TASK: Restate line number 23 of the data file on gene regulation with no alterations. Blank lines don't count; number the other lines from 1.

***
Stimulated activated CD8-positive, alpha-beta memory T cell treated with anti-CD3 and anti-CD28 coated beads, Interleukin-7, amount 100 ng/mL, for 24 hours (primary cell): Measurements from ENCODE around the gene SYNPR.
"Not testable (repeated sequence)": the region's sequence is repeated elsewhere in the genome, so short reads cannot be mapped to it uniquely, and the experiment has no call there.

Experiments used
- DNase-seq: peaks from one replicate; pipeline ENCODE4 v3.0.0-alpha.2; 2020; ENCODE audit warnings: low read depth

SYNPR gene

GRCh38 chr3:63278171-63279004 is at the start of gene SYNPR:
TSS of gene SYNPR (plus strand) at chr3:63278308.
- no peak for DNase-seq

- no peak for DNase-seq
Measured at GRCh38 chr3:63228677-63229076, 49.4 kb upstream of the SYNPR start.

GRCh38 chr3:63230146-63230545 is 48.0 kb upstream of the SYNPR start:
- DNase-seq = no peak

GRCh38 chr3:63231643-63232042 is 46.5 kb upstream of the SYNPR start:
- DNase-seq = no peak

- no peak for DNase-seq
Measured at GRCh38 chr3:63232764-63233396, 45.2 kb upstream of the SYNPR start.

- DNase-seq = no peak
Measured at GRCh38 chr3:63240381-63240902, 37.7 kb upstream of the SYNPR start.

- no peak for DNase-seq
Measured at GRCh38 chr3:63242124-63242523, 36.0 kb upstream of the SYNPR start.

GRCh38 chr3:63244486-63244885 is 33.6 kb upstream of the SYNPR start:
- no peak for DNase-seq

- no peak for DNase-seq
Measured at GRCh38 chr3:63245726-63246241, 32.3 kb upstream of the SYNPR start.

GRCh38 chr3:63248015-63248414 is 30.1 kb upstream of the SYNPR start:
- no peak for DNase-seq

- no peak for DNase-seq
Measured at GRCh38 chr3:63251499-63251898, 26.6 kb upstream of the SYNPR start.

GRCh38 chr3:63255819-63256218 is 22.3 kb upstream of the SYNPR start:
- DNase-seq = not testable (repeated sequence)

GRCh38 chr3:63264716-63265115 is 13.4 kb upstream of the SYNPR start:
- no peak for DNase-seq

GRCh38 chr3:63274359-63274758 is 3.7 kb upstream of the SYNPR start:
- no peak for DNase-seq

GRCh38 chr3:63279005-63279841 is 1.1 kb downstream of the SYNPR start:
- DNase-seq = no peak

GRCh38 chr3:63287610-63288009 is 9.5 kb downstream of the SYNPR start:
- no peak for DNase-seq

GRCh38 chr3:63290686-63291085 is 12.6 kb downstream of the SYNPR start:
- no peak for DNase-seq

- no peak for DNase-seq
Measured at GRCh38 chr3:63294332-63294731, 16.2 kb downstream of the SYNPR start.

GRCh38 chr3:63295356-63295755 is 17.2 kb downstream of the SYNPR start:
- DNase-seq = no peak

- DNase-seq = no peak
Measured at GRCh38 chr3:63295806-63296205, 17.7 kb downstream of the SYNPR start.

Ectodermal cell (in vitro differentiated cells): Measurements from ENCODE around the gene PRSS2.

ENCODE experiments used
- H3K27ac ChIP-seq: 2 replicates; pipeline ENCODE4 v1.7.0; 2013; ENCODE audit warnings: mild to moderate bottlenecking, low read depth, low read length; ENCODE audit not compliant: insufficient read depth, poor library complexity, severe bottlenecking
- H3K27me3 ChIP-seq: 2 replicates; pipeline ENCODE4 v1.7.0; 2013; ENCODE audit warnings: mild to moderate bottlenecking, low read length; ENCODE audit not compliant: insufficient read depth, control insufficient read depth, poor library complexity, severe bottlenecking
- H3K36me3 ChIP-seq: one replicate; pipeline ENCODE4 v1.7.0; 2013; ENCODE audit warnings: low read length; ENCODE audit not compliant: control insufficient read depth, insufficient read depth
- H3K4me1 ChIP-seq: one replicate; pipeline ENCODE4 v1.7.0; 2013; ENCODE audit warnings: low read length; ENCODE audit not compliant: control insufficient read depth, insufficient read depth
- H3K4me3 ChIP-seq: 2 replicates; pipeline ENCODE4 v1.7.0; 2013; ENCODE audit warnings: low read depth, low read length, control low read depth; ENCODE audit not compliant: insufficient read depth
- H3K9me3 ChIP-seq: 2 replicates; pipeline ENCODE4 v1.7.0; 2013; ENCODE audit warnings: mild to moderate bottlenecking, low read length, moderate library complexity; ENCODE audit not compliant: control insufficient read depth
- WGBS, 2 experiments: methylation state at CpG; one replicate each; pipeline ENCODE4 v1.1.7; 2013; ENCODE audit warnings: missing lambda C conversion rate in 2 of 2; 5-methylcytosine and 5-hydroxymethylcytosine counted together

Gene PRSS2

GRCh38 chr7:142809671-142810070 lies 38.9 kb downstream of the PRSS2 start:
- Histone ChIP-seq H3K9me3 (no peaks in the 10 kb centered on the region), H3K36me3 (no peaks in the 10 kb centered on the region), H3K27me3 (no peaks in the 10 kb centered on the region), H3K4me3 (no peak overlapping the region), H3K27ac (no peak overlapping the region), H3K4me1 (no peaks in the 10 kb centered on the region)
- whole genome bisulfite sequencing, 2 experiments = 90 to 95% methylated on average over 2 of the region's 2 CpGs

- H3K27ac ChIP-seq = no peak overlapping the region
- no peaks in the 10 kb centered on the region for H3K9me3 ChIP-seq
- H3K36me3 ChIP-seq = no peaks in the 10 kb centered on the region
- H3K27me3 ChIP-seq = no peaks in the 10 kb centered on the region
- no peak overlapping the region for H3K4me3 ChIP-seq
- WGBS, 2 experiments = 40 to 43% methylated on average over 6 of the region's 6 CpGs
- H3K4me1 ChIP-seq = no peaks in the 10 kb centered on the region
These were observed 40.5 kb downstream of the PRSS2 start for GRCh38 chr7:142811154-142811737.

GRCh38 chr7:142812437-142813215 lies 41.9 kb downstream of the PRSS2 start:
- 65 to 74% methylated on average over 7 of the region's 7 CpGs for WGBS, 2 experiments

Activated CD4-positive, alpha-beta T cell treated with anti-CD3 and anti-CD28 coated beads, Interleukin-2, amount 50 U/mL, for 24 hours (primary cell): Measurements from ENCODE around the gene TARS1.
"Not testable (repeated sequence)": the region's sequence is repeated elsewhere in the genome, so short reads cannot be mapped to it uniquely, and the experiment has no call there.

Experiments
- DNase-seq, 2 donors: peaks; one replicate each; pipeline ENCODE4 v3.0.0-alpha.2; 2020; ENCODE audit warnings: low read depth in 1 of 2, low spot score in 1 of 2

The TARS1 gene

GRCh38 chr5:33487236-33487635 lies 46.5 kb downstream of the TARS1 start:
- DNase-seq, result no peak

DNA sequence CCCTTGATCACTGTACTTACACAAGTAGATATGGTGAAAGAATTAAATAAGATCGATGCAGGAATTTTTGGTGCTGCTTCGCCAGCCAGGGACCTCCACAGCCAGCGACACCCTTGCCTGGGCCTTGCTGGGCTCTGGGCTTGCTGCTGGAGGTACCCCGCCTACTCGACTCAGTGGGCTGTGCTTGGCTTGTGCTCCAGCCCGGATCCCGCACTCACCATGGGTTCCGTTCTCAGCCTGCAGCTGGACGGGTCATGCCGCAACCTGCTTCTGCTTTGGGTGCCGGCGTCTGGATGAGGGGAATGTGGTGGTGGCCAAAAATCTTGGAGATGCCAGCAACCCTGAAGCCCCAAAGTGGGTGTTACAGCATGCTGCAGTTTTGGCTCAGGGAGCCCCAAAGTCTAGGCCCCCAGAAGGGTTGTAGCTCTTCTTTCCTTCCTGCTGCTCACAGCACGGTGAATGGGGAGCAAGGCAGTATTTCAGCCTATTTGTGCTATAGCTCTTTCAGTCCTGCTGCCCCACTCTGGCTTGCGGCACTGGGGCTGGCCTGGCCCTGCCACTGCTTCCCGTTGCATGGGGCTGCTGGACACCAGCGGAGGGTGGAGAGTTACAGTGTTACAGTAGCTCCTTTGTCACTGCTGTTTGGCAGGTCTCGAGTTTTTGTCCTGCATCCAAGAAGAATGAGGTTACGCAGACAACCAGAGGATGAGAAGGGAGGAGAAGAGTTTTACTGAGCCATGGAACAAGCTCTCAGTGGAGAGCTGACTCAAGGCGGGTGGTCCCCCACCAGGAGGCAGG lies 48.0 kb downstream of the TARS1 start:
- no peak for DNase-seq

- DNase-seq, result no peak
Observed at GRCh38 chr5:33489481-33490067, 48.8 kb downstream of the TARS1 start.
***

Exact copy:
- no peak for DNase-seq